unemployed, possess tracts of land used for active production of
agricultural or pastoral goods. These people are retired titular
heads of households. As such, although they own the farms, they no
longer are the operators. In all cases, either their offspring or
sons-in-law are the actual producers.
The large majority of those who own land are also farm operators.
Thirteen of the respondents stated that someone else managed their
farms. Of these, 12 cited a relative as the manager. Only 24 of the
respondents indicated that they were co-owners of the land they used.
Eighteen of these listed relatives as co-owners. Although management
and co-ownership of farms in the area is minimal, both of these func
tions are generally carried out in the context of the family structure.
Thus, even those proprietal aspects of farming which are shared re
main within the bounds of a primary-group relationship.
Insufficient data were compiled to permit a thorough analysis
of the farm laborers. This part of the labor force, however, appeared
to be basically stable. It seems that most of the jornaleros worked
steadily on one farm, and apparently there were few migratory laborers
present in the area at the time the field research was conducted.
Many of the farm laborers stated that they worked on large farms
located outside of the study area. In addition to those heads of
households who were enumerated as hired hands, it was clear that a


92
ship between use of electricity and migration as defined by place of
birth or by place of previous residence. Residential stability,
however, is somewhat greater among USERS than among the non-users.
Since the migration data used here are independent in their relation
ships with use of electricity, it can be stated that the more resi-
dentially stable portion of the population is more likely to adopt
the use of electricity.
Level of Living
Rural sociologists have long been interested in the investigation
of the socio-economic well-being of rural residents. In order to
evaluate this characteristic it is necessary to have instruments, often
level-of-1iving scales, that differentiate between levels of material
well-being. William H. Sewell developed one of the widely used level-
of-1iving scales for his study of Oklahoma farm families (19^0).
Scales such as Sewell's have been found useful for the measurement of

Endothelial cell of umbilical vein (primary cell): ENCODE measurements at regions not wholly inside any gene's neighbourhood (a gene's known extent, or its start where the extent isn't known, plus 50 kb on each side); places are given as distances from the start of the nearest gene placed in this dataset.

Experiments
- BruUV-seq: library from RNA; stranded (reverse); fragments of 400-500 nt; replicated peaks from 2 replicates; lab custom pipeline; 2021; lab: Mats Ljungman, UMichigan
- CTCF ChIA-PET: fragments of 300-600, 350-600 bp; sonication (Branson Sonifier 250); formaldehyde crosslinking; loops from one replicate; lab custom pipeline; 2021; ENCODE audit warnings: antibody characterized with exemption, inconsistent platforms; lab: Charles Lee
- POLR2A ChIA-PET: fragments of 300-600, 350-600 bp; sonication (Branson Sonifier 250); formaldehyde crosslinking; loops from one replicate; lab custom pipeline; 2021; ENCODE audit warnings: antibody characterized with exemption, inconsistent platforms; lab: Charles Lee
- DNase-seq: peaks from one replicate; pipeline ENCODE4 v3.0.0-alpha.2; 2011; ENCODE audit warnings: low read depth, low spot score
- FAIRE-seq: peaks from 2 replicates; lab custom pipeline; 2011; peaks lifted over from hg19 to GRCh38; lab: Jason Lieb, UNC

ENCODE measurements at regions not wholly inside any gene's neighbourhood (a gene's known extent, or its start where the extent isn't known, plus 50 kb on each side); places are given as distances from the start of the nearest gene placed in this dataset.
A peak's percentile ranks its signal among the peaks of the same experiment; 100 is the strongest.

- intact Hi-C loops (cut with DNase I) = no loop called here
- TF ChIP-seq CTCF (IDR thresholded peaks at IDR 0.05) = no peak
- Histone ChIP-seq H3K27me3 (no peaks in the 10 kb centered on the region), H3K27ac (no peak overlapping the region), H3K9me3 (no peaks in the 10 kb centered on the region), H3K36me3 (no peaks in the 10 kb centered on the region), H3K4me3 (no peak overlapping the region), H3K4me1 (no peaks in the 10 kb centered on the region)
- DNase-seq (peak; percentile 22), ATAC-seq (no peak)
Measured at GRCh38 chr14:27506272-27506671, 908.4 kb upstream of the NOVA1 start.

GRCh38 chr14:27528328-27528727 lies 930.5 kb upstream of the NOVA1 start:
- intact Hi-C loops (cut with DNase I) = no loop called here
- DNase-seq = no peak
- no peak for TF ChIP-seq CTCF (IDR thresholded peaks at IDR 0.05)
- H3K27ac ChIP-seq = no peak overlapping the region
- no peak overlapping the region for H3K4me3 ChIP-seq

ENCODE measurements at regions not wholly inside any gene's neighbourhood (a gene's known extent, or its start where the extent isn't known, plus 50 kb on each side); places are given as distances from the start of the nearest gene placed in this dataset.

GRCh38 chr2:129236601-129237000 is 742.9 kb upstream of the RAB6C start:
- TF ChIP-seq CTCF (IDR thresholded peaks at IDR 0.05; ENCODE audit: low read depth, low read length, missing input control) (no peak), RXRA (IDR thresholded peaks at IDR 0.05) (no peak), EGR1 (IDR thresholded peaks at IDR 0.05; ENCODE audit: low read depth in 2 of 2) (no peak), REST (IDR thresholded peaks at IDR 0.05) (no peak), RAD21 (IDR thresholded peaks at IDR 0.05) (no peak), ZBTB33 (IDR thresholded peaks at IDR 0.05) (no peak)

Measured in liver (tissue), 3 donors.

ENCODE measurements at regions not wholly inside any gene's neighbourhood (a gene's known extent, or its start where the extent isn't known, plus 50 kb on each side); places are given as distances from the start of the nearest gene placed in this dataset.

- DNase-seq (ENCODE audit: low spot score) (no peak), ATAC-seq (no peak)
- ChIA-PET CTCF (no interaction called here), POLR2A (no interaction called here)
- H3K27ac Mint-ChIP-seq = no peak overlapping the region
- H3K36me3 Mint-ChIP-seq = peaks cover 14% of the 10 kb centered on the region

differences in the level of consumption of goods and services. The
primary advantage of this technique is that it incorporates valid data
which can easily be gathered in surveys.
However, until recently, level-of-1iving scales were both time-
bound and culture-bound, in that they were mainly based on the posses
sion of consumer goods. Thus, for example, whereas ownership of a ra
dio in 1930 in the United States had discriminatory value, currently,
since ownership of this item is almost universal, it no longer does.
Likewise, radio ownership would be inappropriate to use in a level-of-
1iving scale comparing, for instance, Oklahoma farm families with


Table 24
Percentages of USERS, 1NACCESSIBLES, and NON-ADOPTERS
by Size of Farm (SIZE FARM) categories and Ratios
of Each to the Others
ii
ii
n
ii
ii
ii
ii
ii
ii
ii
ii
ii
SIZE FARM
Categories

1
2
3
4 & 5
,TOTAL
USERS (percentages)
11.5
39.6
32.3
16.6
100.0
1NACCESS1 BLES (percentages)
5.9
44.7
36.5
12.9
100.0
NON-ADOPTERS (percentages)
19.4
41.9
29.0
9.7
100.0
Ratio of percentages of .
USERS to NON-ADOPTERS
0.59
0.94
1.11
1.71

Ratio of percentages of
USERS to 1NACCESS1 BLES
1.95
0.89
0.88
1.29

Ratio of percentages of
INACCESSIBLES to NON-ADOPTERS
0.30
1.07
1.26
1.33

vn
V£>


Cantidad
234
Es propio?
(Sf o No)
Vagones para el transporte de caa '
Otros vagones '
Arado
Sembradora: Para qu cultivos?
Cosechadora: Para qu cosechas?
Otros: Especificar:
85.Tiene Ud. otros equipos movidos por mquinas? S No
(Si contesta Sf, nombrar los tipos, nmero y posesin):
Equipo Cantidad Es propio?
(S o No)
89
86.Cuntas manzanas de tierra hay en la finca en la cual Ud. trabaja?
87. Cuntos otros peones trabajan en esta finca?
88. Alguna vez ha trabajado en una finca? Sf No
UTILIZACION DE LA ELECTRICIDAD: GENERAL
(EN ESTA SECCION LAS PREGUNTAS No. 89 a No. 132 DEBERAN SER LLENADAS
UNICAMENTE POR AQUELLOS QUE USAN ELECTRICIDAD SUPLIDA POR LA COOPERATIVA
ELECTRICA DE SAN CARLOS)
Estoy muy interesado en saber las maneras por las cuales Ud.,til iza
la electricidad. Quisiera hacerle varias preguntas con respecto a esto.
89. Hace cunto tiempo que Ud ha estado usando electricidad en este
1ugar?


186
and all the other nations: but it would be
possible to extend greatly the list of the functions
that the cities perform for the society of which
they form a part (1970:352).
San Jos performs, to a large extent, all of the functions mentioned
by Smith. Of special importance is the role of the metropolitan-
based community of which San Jos is the urbanized center as the
polit¡cal-administrat ive, manufacturing, commercial, cultural, mass
media, and foreign exchange center of the entire nation.
There are three cities in Costa Rica second in importance to
San Jos. These are Majuela, Heredia, and Cartago. Their importance
is not measured merely by size but also by their functions as com
mercial and political-administrative centers. Each of the urban
portions of these, communities is located in close proximity to the
city of San Jos and each is the polit¡cal-administrative center for
a large segment of the country. These places are, in reality, filter
cities which perform certain functions in San Jos's stead.
The city of Alajuela is the capital of the provincia (province)